SAN DIEGO, Calif., June 15 (Reuters) - Bryson DeChambeau made a concerted attempt on Tuesday to put a light-hearted spin on his public feud with Brooks Koepka, describing it as "great banter" and welcoming a potential on-course showdown between the pair at this week's U.S. Open.
Defending champion DeChambeau and 2017 and 2018 winner Koepka between them have won three of the past four U.S. Opens, and their recent feud could hardly have come at a better time for anyone looking for a bit of acrimony in a sport with a staid public image.
Further down the track, DeChambeau and Koepka face the intriguing prospect of being American Ryder Cup team mates in September.
Their feud stems from a leaked interview Koepka recorded with Golf Channel after the PGA Championship last month. As DeChambeau walked behind the camera, Koepka rolled his eyes and made obvious his distaste for the player.
Though the video did not air on the Golf Channel, it soon popped up on social media.
DeChambeau was heckled at the Memorial tournament in Ohio two weeks ago by some rowdy spectators who yelled out Koepka's name, and could face the prospect of similar treatment at Torrey Pines.
Koepka kept the feud alive by subsequently posting a video on social media thanking the fans who had yelled his name in Ohio, and promising free beer for their support.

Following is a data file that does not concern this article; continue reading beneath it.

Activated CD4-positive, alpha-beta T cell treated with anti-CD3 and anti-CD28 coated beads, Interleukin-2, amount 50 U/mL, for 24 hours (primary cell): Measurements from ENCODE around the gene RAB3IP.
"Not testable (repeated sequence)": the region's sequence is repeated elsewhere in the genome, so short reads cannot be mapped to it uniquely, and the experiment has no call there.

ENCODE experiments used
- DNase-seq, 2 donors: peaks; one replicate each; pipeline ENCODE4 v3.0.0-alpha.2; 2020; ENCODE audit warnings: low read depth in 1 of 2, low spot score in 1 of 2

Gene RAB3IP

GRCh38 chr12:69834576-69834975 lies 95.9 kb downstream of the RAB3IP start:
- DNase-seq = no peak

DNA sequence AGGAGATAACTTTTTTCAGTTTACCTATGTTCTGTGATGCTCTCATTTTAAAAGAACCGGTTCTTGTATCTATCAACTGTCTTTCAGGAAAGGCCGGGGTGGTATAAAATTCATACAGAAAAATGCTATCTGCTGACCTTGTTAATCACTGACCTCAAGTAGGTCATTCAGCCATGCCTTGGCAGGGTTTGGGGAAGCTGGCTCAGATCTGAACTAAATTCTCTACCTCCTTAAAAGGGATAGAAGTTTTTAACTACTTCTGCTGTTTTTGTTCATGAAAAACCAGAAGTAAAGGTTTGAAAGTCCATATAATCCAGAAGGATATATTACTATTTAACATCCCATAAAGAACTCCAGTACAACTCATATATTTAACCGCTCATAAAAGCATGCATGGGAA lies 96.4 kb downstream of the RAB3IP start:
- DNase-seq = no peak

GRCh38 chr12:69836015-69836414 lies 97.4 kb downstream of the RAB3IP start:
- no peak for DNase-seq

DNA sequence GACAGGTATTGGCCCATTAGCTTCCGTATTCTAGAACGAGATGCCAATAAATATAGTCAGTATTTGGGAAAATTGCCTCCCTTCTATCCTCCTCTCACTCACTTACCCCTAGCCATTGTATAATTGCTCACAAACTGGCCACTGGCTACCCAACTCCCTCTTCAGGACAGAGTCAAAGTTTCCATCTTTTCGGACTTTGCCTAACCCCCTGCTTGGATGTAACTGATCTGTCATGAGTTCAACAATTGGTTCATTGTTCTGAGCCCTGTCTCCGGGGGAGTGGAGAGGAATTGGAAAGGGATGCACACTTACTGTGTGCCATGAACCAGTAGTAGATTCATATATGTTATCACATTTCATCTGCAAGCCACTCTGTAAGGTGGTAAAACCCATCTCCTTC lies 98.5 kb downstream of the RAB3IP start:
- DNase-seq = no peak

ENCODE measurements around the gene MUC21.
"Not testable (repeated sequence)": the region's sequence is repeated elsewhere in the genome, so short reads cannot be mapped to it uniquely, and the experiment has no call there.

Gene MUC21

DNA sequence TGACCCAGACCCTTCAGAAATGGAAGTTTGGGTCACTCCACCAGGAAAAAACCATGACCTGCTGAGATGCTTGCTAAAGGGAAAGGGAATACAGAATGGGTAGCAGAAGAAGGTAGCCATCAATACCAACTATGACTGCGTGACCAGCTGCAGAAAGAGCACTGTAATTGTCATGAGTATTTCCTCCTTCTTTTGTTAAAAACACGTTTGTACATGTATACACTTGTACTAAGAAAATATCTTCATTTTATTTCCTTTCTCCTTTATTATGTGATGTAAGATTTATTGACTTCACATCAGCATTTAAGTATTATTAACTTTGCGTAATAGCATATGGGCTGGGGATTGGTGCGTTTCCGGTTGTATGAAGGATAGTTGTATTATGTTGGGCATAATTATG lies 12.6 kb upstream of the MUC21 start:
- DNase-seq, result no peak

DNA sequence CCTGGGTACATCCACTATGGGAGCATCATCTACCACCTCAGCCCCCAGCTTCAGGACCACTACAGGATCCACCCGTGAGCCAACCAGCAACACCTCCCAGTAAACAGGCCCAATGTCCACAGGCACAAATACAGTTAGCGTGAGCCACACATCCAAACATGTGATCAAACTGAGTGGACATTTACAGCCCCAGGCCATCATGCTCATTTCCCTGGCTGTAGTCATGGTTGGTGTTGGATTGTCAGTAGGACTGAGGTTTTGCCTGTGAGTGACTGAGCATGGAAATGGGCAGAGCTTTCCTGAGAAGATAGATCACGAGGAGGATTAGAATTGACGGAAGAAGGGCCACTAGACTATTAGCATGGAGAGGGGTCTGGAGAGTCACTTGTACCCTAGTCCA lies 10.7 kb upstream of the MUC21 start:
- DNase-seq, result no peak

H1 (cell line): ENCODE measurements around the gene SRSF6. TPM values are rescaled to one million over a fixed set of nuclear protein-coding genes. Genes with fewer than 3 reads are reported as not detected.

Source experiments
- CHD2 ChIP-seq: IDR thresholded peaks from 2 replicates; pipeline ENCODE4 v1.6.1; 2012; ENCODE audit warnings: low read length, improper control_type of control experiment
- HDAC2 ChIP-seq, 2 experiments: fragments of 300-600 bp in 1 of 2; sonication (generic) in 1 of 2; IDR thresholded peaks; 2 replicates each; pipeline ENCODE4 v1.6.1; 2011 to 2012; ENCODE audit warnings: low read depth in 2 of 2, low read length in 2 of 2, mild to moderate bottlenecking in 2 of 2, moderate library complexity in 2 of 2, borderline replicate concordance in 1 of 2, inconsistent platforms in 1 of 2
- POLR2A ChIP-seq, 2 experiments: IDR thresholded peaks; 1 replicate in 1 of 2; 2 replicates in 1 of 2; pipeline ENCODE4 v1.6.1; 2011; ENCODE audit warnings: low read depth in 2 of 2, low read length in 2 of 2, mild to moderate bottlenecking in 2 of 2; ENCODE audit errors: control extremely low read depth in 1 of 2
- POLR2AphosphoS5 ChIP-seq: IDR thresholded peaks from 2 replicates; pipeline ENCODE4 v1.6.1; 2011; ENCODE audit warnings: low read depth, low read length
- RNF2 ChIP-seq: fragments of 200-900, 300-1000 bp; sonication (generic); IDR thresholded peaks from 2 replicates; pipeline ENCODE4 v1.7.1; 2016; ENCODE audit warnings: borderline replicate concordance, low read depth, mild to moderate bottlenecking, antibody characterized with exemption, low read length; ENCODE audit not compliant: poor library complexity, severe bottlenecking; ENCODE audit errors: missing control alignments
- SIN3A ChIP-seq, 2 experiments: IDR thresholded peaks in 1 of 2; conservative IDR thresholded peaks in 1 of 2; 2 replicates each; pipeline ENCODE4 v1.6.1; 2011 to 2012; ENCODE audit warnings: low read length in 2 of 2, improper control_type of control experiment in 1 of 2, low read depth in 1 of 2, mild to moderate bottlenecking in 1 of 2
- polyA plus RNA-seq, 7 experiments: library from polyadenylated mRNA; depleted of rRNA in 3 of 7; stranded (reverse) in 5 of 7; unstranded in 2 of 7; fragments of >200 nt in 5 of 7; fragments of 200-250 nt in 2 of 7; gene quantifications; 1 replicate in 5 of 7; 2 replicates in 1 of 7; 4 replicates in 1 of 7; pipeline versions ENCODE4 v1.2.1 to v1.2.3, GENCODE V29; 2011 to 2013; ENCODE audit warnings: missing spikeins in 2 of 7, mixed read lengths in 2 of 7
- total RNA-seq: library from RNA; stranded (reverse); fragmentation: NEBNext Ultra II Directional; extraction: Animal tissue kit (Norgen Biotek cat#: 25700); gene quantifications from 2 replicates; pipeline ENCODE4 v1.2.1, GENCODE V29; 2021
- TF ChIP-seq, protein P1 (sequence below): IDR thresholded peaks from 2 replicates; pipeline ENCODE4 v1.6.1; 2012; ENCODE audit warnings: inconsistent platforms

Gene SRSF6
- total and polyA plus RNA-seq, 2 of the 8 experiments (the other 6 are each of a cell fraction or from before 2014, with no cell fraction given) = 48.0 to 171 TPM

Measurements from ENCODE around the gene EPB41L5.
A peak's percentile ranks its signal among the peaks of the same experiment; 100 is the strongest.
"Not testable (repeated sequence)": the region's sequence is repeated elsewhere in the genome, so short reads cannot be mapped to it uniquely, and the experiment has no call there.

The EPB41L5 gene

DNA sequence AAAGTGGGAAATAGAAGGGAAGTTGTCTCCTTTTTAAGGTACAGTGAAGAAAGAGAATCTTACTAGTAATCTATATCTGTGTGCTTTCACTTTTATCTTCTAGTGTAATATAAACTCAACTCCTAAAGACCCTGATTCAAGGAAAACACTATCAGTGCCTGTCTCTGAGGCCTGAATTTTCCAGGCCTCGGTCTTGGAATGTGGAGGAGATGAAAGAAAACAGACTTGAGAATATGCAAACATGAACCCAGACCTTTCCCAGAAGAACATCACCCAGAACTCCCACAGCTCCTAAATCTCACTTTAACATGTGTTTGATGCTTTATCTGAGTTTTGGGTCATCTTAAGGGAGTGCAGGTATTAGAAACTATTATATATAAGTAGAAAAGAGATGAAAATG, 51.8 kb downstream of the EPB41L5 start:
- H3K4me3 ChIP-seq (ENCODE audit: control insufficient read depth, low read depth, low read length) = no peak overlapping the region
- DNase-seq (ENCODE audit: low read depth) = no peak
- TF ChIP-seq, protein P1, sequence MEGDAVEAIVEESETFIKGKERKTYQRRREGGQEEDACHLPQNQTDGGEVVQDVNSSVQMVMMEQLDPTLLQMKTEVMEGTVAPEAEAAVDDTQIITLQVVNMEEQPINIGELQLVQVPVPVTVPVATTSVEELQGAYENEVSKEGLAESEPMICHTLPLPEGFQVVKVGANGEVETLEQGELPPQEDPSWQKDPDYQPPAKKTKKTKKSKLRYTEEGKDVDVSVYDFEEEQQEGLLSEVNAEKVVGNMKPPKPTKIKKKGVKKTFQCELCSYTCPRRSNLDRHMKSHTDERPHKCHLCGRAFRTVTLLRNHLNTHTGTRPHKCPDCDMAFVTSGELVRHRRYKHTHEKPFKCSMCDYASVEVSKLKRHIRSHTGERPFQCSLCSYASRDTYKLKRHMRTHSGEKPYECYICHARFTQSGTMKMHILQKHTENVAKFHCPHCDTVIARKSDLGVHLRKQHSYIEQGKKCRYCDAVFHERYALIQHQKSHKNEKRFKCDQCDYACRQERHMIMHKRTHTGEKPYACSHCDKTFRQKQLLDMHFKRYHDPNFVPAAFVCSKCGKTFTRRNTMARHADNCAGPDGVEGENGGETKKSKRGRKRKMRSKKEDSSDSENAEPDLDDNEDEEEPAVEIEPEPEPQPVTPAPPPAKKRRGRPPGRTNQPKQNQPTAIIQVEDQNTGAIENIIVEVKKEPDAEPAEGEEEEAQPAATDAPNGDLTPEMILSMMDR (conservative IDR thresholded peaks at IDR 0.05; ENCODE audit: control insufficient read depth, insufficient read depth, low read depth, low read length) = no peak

The notoriously slow-playing DeChambeau, who is sometimes described as the "mad professor" because of his much-publicised understanding of the physics of golf, has rubbed the fast-playing Koepka the wrong way in the past due to the time he often takes to play a shot.
"To be honest, people saying Brooksy's name out there, I love it. I think it's hilarious," DeChambeau said.
"I think that as time goes on I hope on the weekend we can play against each other and compete. I think it would be fun and would be great for the game."
DeChambeau and Koepka both said they had not been sounded out by the U.S. Golf Association about whether they would be happy to play the first two rounds here together.
"I don't care who I'm paired with. It doesn't matter to me," said Koepka, sounding completely unfazed.
"I'm out there trying to play my own game. What happens inside the ropes, it won't bother me."
As for the Ryder Cup, American captain Steve Stricker recently expressed concern about the ongoing feud and whether it might hurt team chemistry at the showdown against Europe at Whistling Straits.
"It doesn't make me happy when I see these guys going back and forth on social media," Stricker said recently.
DeChambeau, however, moved to put Stricker at ease.
"We're going to be on a team, and it's going to be a different atmosphere," DeChambeau said.
"We're players competing individually on an individual basis out here, and I think we banter back and forth in good fun, but when it comes time to play on a team, it will be different."
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